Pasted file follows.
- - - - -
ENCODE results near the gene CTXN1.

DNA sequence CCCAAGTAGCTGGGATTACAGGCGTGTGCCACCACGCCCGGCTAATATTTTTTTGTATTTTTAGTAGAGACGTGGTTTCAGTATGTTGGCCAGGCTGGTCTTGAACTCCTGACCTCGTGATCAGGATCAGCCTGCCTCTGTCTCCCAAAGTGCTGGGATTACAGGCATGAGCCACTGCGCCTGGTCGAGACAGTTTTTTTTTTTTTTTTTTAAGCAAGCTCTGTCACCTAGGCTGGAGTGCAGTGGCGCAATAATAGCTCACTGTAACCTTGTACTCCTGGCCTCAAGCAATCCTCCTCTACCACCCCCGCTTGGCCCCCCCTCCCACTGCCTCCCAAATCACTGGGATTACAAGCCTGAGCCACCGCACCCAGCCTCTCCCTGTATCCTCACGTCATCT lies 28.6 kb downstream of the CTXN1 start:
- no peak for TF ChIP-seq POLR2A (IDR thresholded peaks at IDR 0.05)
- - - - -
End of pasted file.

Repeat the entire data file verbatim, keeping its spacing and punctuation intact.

ENCODE results near the gene CTXN1.

DNA sequence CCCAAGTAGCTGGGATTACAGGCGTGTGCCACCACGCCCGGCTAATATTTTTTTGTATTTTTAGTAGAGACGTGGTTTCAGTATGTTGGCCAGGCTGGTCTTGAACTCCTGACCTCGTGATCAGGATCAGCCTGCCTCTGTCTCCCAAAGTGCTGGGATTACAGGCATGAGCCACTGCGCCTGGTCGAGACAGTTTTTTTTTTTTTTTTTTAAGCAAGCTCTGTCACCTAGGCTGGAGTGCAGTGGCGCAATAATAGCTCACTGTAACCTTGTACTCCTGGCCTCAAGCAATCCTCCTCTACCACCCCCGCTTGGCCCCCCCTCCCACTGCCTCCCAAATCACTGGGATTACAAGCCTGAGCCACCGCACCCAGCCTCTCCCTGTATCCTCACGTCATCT lies 28.6 kb downstream of the CTXN1 start:
- no peak for TF ChIP-seq POLR2A (IDR thresholded peaks at IDR 0.05)